It’ll probably come as no real surprise that, during our discussions, it became abundantly clear that they’d significant digital discovery technology needs. Several were still reviewing PST files manually in Outlook; others were Tiffing numerous pages of papers ahead of right launching in to a old-fashioned review application for eyes-on review. That’s right, nary a trace of early case examination, clear search, or culling to be found.
Regrettably, no information there. What was fascinating for us was the a reaction to the newest release of the Clearwell E-Discovery Platform, Version 5.5. Version 5.5 includes considerable new performance, including drastically improved performance and scalability plus a quantity of substantial processing, investigation, assessment, and production changes. But, along with these functions, we have rolled out a set of e-discovery guidelines templates built to ensure it is vastly easier for organizations to implement a proper e-discovery strategy that develops on the integral nature of our platform. And it absolutely was the prospect of such a methodology, much more than the technology, that people were buzzing about at the summit.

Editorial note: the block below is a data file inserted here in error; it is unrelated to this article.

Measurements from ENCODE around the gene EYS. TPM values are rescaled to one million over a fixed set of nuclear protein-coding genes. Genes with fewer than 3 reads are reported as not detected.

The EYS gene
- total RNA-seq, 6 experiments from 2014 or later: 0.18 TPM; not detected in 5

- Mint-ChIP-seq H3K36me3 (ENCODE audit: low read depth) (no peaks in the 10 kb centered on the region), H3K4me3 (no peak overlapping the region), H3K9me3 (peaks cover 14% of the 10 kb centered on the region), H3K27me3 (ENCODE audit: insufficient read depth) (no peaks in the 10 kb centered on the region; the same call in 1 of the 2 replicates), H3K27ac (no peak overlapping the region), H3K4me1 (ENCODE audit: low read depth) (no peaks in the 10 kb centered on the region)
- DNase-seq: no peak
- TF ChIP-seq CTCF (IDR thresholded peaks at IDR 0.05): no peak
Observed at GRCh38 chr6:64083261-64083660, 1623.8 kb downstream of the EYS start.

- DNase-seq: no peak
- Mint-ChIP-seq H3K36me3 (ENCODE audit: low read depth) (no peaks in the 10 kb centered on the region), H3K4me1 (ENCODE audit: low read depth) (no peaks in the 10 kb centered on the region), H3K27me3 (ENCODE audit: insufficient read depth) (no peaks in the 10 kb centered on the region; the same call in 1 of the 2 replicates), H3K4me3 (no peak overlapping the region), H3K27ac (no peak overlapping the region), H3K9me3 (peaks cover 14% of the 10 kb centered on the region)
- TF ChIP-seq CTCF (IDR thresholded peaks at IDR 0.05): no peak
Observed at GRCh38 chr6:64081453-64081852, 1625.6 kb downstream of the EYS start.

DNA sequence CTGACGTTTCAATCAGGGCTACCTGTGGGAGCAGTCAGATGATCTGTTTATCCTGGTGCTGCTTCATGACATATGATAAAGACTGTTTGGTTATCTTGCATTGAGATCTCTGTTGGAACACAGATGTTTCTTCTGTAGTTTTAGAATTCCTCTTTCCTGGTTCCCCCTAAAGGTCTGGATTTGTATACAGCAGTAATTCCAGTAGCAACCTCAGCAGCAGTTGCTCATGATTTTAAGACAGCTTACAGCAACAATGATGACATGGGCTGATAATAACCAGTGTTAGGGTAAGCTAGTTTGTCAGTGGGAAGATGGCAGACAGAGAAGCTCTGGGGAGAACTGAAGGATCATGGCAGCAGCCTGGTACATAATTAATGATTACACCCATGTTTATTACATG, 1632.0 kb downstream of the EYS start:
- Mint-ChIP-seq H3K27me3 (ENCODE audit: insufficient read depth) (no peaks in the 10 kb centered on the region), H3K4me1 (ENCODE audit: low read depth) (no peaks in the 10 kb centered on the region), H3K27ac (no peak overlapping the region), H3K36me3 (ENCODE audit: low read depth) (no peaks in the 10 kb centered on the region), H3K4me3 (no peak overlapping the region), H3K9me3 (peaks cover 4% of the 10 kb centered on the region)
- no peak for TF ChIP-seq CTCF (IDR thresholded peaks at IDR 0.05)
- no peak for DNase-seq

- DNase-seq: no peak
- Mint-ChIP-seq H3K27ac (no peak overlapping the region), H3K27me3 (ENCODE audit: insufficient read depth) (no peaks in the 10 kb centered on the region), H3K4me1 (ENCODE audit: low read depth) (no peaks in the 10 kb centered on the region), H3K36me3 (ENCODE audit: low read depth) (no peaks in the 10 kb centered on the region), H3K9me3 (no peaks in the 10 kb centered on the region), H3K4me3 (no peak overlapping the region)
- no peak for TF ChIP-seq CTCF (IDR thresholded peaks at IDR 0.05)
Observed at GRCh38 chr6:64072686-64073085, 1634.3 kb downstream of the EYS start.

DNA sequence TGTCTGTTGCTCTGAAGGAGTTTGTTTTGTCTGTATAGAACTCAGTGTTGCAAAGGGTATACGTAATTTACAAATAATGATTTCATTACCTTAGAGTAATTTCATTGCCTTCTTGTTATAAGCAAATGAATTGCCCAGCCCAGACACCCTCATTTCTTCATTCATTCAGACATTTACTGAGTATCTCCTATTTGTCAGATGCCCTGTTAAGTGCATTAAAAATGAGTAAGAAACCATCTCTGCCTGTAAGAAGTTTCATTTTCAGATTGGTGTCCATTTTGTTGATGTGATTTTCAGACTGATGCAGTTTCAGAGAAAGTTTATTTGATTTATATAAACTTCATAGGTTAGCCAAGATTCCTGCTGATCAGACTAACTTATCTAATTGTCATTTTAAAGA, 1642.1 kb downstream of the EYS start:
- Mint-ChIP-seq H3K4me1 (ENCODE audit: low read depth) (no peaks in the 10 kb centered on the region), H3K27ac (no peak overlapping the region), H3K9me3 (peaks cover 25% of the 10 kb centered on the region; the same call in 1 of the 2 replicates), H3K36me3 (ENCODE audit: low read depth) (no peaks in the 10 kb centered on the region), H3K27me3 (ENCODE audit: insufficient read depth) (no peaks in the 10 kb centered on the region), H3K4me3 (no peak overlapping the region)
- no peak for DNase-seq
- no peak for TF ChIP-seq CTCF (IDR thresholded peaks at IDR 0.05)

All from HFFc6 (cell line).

That can not continue, while the limits are growing. Just take the recent case of Mt. Hawley Ins. Denver. v. Felman Prod., Inc. Dean will plunge in to this situation in much more detail in a future post, but it is very pertinent to the methodology versus technology dialogue in that it shows what sort of methodology problem could cause a fateful technology problem to be neglected. The court found the inadvertent production was not “solely attributable” to a problem using a Concordance index, and that the plaintiff “failed to perform critical quality-control sampling” to determine if the production was appropriate. Freedom was waived.
What’s the solution? We think that we’re to some thing with Clearwell 5.5, in that we may, uniquely among goods, marry together technology and methodology in one…